1. ‘Back Home’: 1970 World Cup

The first song commissioned by the English Football Association, the Scottish-Irish songwriting duo of Bill Martin and Phil Coulter (known for UK hits Puppets on a String and Congratulations) wrote this jaunty singalong performed by the players.

At the time, England were reigning World Cup champions and the lyrics reflected their confidence upon entering the 1970 tournament in Mexico: “We put our hearts in our playing / We'll fight until the whistle goes / For the folks back home.”

That whistle came prematurely, with England bungled out in the quarterfinals.

2. ‘This Time (We'll Get it Right)’: 1982 World Cup

By this stage, expectations were tempered. After failing to qualify for the past two World Cups, England’s official anthem for the 1982 iteration in Spain projected conviction rather than confidence.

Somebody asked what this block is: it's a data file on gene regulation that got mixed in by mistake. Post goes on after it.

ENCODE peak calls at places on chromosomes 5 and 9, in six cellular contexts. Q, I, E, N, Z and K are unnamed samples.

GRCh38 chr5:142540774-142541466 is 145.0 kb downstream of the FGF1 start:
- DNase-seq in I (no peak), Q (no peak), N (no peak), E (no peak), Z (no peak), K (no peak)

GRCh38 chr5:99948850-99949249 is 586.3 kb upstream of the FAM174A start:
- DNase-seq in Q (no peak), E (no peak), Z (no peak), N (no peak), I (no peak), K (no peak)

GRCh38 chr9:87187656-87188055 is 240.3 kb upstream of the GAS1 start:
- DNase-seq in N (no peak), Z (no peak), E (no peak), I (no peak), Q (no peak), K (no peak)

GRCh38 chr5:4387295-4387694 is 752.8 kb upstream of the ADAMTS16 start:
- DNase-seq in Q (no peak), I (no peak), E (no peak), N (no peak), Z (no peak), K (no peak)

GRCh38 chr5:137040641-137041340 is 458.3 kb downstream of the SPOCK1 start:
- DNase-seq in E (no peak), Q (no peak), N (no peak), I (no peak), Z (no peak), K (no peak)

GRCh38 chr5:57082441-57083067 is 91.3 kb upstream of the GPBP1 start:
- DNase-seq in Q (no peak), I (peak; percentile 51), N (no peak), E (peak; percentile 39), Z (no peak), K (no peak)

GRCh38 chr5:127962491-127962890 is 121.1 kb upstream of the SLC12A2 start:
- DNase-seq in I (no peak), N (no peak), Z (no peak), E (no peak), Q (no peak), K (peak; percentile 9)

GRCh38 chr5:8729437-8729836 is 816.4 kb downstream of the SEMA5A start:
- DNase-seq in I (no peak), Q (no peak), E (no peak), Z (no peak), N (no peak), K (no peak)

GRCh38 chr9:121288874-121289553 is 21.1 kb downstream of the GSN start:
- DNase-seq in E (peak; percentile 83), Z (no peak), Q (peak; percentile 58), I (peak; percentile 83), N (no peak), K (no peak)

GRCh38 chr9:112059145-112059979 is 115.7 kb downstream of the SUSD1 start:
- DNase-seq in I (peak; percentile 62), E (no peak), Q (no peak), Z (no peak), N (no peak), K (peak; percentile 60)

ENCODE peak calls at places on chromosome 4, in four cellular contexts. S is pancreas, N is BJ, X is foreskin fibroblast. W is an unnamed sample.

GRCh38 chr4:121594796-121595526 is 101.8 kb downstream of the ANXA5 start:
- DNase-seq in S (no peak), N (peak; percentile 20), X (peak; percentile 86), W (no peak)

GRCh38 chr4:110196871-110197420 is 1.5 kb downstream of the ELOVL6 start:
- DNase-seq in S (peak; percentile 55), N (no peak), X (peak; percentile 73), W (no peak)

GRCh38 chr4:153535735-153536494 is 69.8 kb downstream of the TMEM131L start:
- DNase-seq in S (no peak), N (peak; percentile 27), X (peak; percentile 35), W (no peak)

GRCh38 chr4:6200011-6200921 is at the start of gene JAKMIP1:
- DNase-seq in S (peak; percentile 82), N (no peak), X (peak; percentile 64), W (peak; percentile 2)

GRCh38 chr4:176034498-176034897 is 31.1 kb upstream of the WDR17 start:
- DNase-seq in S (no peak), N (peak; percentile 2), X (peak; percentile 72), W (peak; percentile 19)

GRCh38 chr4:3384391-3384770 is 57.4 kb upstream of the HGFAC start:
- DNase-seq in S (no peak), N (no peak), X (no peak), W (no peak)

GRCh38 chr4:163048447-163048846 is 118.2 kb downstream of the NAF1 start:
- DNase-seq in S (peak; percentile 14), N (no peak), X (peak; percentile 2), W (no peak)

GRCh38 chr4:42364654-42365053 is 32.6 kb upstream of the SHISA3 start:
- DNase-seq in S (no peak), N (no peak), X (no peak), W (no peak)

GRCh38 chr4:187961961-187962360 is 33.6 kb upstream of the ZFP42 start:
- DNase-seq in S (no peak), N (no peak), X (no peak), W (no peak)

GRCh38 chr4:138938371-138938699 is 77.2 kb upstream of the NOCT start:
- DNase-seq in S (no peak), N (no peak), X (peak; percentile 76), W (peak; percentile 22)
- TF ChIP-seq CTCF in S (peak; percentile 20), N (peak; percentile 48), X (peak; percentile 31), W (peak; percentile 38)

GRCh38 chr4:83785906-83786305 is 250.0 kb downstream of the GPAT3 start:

Co-written by Chris Norman, frontman of British soft rockers Smokie, and performed by the squad, This Time (We'll Get it Right) aimed to soundtrack a new era for the national side.

“We're gonna find a way, find a way to get away,” sang the squad. “This time, getting it all together.”

Yet it was another disappointing campaign, with England failing to move past the second round.

3. 'All the Way’: 1988 European Championship

"If we do it right, we’re gonna get there,” are the opening lines of this anthem composed by '80s British pop producers Stock, Aitken and Waterman (SAW), the Svengalis behind UK acts Rick Astley, Kylie Minogue and Bananarama.

It turned out to be a bad omen rather than a tune of well-placed hope. This cheesy and insipid tune – even by SAW’s standards – was matched by similar performances on the pitch, with England losing all three matches.